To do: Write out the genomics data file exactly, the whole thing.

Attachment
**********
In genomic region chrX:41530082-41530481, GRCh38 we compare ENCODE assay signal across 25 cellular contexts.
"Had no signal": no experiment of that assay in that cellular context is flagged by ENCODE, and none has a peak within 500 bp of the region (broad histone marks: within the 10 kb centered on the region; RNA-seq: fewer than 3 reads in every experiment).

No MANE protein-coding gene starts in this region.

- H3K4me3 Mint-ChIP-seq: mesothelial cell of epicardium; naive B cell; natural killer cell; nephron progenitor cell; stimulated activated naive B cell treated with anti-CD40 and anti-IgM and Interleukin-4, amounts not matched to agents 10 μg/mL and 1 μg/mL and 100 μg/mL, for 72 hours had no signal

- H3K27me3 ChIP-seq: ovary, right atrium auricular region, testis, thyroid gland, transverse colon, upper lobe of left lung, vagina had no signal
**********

In genomic region chrX:41530082-41530481, GRCh38 we compare ENCODE assay signal across 25 cellular contexts.
"Had no signal": no experiment of that assay in that cellular context is flagged by ENCODE, and none has a peak within 500 bp of the region (broad histone marks: within the 10 kb centered on the region; RNA-seq: fewer than 3 reads in every experiment).

No MANE protein-coding gene starts in this region.

- H3K4me3 Mint-ChIP-seq: mesothelial cell of epicardium; naive B cell; natural killer cell; nephron progenitor cell; stimulated activated naive B cell treated with anti-CD40 and anti-IgM and Interleukin-4, amounts not matched to agents 10 μg/mL and 1 μg/mL and 100 μg/mL, for 72 hours had no signal

- H3K27me3 ChIP-seq: ovary, right atrium auricular region, testis, thyroid gland, transverse colon, upper lobe of left lung, vagina had no signal